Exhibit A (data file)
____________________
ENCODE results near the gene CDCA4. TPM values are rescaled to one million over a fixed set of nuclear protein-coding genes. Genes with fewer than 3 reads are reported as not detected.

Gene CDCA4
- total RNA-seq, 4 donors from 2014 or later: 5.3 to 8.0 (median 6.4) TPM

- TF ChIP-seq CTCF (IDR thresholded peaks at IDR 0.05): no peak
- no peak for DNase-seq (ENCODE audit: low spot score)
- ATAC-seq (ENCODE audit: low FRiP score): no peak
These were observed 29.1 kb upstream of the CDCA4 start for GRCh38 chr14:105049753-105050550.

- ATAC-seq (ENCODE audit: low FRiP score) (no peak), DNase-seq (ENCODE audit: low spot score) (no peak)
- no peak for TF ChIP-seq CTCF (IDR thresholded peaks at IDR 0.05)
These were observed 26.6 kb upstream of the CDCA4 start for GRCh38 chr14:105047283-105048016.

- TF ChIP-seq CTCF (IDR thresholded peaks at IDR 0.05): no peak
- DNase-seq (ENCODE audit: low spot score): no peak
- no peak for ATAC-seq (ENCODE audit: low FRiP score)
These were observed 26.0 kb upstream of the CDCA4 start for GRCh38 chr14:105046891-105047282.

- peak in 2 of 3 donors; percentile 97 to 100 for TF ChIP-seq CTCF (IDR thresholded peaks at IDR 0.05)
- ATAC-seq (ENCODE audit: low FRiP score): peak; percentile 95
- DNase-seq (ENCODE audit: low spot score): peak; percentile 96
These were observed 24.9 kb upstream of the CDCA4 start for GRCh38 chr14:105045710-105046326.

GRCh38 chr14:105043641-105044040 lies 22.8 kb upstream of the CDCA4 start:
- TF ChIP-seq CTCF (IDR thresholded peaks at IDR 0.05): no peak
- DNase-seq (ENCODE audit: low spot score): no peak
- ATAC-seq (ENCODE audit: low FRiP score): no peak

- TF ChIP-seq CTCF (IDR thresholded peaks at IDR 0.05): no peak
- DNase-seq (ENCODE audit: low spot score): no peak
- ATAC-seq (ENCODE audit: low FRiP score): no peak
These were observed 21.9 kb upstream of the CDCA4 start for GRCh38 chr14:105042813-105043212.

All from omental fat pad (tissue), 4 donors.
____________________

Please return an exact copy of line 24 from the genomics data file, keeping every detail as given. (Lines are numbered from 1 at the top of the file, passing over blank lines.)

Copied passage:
- DNase-seq (ENCODE audit: low spot score): no peak